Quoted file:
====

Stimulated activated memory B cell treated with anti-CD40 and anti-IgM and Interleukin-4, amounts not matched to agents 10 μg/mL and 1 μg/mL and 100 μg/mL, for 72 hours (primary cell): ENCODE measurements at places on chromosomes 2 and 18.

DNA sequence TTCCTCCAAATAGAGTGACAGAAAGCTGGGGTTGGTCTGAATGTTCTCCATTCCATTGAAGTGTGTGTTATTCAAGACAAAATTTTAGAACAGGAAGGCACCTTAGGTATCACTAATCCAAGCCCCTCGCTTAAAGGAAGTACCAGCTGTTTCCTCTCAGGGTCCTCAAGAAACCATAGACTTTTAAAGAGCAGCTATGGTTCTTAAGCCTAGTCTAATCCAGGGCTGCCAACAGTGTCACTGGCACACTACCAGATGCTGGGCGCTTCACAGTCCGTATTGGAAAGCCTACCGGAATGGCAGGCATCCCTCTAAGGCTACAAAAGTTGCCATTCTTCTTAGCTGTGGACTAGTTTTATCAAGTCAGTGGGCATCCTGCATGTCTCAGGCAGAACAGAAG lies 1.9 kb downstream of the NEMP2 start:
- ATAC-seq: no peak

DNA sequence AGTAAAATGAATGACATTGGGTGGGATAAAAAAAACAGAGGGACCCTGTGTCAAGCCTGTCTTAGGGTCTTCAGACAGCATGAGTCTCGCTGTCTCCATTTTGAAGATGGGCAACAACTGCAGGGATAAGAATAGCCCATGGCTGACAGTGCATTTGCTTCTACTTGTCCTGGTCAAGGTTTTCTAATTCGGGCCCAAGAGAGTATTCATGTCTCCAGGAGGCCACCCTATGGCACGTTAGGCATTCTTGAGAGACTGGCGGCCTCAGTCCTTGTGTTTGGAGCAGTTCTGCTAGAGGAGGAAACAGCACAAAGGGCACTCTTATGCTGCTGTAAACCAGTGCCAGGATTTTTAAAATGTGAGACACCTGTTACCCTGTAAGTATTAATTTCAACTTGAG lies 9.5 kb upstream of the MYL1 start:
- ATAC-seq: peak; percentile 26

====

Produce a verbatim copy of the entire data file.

Stimulated activated memory B cell treated with anti-CD40 and anti-IgM and Interleukin-4, amounts not matched to agents 10 μg/mL and 1 μg/mL and 100 μg/mL, for 72 hours (primary cell): ENCODE measurements at places on chromosomes 2 and 18.

DNA sequence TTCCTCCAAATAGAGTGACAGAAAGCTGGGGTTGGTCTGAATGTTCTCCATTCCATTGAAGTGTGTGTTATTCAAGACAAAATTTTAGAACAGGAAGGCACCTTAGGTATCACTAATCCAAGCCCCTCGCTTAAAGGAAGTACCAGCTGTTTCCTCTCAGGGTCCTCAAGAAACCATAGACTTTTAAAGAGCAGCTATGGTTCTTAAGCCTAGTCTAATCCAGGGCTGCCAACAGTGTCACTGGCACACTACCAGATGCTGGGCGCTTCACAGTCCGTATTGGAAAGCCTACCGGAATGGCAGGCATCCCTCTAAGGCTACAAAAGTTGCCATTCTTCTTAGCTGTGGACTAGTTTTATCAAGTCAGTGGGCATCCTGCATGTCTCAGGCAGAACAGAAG lies 1.9 kb downstream of the NEMP2 start:
- ATAC-seq: no peak

DNA sequence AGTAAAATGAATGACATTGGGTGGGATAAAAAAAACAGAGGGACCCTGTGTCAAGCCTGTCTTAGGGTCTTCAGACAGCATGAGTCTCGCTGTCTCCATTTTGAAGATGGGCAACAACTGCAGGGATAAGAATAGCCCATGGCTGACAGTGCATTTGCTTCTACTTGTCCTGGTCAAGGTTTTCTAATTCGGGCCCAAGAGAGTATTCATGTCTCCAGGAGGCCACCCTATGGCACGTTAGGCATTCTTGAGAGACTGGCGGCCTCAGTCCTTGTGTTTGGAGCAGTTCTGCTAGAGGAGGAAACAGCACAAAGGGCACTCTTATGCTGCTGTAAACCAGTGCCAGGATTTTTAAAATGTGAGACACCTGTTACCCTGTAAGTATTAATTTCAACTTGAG lies 9.5 kb upstream of the MYL1 start:
- ATAC-seq: peak; percentile 26